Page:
could not deny what had fallen from the noble Lord with respect to the extreme inconvenience arising in the House from Bills of such an important character coming up so late; but, at the same time, the noble Lord would admit this was no new grievance, having been frequently the subject of complaint. He was extremely glad that the Resolution passed by his noble Friend would be tested with reference to the present Bill, because, as the noble Lord had said, it was not a party measure, and ought not, and he hoped would not, entail any party feelings or struggles in that House. His noble Friend thought the Resolution would be productive of great advantage in future Sessions, and considered it of much importance that their Lordships should insist on its literal fulfilment in the present instance. He (the Duke of Newcastle) must differ from his noble Friend as to the policy, on the first introduction of a measure of that kind, of making it so exceedingly stringent with reference to a particular case, when the other House was not entirely cognisant of the exact nature of their Lordships' Resolution; for his noble Friend admitted that the attention of the Members of the Government in the other House had only been called to it a short time ago. His noble Friend could not have considered what the Resolution was. It did not say that in no instance was a Bill to be read a second time which should come up to their Lordships' House after the 25th of July; but there were to be special exemptions of Bills of Supply and 946 measures of urgency. The noble Lord could hardly deny that there were circumstances of special urgency in this measure. Their Lordships must be aware that, early in the present Session, the House of Commons had come to a Resolution, that the writs of five boroughs Should not be issued, until some legislative measure had passed of a character likely to prevent the system of bribery which had prevailed in those boroughs theretofore. It was specially with reference to the present Bill that the House of Commons had passed that Resolution, and the House of Commons had awaited the issue of this measure before consenting to issue the writs for these boroughs. He thought that their Lordships would admit that the issue of these writs ought not to be suspended longer than was necessary, and the measure therefore came before their Lordships as a special case of urgency. He hoped, when their Lordships came to a decision upon this question, they would agree that, although it was desirable to uphold their Lordships' Resolution, yet that, as regarded the particular measure now before them, their Lordships were called upon, as well from a sense of what was due to the other House, as from the constitutional doctrine that these boroughs should not be unrepresented longer than was necessary, not to insist upon applying their Resolution in this particular case, and to give this Bill a second reading. The noble Lord had himself borne evidence to the fact that the Government had met this Resolution in a proper spirit. Bills had been introduced first into their Lordships' House as far as possible, in order not to infringe the Resolution, and there had been every desire on the part of the Government to uphold it to the best of their power, so that measures of importance should not be protracted until so late a period of the Session. He, therefore, hoped that their Lordships would not insist upon applying the Standing Order to the Bill now before them.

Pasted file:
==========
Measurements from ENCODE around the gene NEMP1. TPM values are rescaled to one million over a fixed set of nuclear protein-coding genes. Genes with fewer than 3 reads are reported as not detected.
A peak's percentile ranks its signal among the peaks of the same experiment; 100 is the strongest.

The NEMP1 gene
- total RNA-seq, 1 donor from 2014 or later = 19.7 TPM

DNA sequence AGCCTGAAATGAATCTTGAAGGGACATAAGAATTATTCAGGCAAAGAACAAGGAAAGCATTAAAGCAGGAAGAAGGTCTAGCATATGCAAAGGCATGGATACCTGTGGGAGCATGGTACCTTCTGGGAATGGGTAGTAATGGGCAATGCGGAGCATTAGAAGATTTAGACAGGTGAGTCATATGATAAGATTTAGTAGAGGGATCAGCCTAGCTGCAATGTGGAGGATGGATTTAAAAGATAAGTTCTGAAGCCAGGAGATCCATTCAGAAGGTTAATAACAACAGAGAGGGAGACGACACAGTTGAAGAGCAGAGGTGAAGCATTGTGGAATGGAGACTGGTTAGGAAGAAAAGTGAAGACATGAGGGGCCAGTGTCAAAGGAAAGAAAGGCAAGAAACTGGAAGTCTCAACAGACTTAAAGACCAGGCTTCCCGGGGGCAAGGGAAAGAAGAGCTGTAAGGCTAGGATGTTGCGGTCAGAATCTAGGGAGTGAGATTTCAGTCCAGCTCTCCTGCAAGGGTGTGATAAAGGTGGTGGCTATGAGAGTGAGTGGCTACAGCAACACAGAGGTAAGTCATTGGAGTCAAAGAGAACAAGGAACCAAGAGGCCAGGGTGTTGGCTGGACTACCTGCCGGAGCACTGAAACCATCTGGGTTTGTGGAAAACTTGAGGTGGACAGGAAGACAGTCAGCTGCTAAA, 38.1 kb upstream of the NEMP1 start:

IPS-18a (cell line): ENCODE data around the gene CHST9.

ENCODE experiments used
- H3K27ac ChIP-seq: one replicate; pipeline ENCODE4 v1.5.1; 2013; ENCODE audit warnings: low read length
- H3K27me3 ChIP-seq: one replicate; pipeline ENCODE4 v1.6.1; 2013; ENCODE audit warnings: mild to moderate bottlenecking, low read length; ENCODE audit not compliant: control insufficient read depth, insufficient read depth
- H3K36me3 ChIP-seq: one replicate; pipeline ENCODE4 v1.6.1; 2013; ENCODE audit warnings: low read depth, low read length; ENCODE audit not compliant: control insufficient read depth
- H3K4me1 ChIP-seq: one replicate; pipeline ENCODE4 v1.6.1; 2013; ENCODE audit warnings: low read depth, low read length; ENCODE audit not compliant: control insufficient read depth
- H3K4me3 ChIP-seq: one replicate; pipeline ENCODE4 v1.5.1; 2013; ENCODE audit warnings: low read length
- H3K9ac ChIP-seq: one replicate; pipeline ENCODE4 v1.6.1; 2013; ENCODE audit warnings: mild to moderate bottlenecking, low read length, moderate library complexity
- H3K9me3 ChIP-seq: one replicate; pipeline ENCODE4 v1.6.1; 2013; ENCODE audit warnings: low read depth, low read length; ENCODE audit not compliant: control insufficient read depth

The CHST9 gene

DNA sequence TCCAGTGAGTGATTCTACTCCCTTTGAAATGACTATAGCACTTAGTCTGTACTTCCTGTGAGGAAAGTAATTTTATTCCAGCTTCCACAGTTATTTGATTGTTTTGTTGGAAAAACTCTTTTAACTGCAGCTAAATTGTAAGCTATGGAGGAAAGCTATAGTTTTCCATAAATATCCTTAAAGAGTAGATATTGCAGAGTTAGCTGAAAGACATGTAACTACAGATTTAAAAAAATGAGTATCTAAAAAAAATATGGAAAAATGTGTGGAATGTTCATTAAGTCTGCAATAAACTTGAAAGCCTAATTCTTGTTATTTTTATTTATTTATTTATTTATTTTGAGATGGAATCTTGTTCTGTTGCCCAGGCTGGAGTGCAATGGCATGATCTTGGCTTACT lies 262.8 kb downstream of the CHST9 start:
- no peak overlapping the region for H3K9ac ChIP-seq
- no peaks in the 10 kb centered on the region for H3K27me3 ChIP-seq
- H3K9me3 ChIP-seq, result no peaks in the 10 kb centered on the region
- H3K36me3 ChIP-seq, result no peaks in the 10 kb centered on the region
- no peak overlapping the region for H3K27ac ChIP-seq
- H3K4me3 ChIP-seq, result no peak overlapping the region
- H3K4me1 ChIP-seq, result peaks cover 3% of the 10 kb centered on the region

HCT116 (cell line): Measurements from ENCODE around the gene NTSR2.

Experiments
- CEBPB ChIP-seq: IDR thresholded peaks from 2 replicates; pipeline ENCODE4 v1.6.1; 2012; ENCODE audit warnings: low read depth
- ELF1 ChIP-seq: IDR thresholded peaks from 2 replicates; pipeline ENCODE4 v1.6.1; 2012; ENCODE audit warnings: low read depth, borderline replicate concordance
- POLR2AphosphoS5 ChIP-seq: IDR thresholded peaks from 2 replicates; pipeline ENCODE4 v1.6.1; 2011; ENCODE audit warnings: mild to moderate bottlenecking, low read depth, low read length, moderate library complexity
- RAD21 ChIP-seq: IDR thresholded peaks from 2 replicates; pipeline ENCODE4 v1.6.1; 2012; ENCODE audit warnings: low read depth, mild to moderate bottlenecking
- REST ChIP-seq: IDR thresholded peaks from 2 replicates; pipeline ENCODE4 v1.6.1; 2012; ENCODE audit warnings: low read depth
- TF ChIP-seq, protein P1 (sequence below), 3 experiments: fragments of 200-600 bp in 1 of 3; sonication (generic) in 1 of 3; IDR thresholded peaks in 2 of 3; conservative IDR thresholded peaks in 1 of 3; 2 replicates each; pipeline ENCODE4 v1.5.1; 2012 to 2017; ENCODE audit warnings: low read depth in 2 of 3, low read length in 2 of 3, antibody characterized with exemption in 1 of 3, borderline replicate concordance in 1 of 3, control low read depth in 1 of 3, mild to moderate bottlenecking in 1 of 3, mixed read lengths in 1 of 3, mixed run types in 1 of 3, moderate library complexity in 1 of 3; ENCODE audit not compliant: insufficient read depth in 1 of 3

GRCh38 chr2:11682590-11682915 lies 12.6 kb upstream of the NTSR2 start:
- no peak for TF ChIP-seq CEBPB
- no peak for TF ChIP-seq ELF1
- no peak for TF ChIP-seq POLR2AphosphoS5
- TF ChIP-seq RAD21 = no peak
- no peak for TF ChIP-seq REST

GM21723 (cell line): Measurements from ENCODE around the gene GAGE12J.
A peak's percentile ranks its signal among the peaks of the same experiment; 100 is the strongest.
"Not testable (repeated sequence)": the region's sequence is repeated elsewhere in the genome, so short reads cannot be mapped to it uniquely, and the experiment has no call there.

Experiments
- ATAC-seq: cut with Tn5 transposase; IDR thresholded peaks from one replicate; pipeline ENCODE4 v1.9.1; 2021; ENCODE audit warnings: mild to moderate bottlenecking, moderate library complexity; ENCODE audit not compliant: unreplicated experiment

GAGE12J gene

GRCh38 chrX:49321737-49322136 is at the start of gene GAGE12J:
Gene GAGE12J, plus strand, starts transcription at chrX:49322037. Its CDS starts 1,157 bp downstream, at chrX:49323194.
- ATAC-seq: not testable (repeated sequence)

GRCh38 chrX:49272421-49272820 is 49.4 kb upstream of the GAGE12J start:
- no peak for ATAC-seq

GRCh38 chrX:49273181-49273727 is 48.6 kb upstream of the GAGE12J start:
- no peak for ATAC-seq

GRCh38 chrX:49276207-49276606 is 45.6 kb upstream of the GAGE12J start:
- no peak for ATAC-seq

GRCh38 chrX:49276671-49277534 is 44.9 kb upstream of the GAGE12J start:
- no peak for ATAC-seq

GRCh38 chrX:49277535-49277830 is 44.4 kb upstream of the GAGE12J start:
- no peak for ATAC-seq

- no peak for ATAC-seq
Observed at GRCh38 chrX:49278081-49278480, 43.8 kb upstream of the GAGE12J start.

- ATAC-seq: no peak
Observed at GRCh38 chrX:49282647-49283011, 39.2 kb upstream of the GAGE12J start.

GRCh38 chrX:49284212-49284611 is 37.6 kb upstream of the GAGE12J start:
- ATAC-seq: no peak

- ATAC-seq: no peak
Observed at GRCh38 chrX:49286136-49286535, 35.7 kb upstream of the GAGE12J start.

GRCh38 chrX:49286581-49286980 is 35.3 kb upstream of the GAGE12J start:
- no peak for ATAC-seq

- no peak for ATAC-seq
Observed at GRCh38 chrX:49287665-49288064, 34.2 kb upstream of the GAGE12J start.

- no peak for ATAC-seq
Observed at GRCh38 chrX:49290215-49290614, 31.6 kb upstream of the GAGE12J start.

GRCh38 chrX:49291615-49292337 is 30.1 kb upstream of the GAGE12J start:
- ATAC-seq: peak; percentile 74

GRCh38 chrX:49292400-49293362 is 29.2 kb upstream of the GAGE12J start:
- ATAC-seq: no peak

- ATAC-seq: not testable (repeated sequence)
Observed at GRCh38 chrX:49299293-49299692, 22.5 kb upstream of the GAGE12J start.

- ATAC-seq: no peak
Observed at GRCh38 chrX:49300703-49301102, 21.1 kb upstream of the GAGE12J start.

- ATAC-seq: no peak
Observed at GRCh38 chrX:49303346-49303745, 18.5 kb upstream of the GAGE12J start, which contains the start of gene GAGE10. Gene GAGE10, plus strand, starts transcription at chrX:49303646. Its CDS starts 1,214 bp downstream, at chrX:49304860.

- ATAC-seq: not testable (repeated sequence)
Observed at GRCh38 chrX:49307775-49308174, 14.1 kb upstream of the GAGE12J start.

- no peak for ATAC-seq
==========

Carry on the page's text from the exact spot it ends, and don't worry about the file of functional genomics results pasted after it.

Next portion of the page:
§ THE EARL OF DERBY
said, the noble Duke was right in saying that this was no new grievance, and that Session after Session complaints were made of the late period of the Session at which Bills came up to their Lordships from the other House. Therefore it was that their Lordships had determined to take steps to prevent the recurrence of this evil. His noble Friend (Lord Redesdale) had, so early as the 28th of February in the present Session, given notice of his intention to move the Resolu- 947 tion, which on the 2nd of May received their Lordships' assent. Ample notice had therefore been given; and he must suggest to the Government, that if they intended to interfere with the Resolution on the first occasion when it became applicable, it would have been better not to pass it at all. They had placed upon their journals a Resolution which was intended to guide the proceedings of the other House of Parliament, which had become matter of public notoriety, and to which the attention of the Government had been specially called; and if, when a Bill of small importance came before their Lordships, it was said, "Oh, let this Bill pass; it is a Bill of such trivial importance that you will not think of adhering to your Standing Order;" and when a Bill of grave importance came up from the other House their Lordships were told, "You cannot think of applying the Resolution to this case, because the Bill is of such urgency and importance that it is absolutely necessary to suspend the Resolution," the Resolution would become practically a dead letter. There were several Bills that had been read a second time since the 25th.
§ THE EARL OF DERBY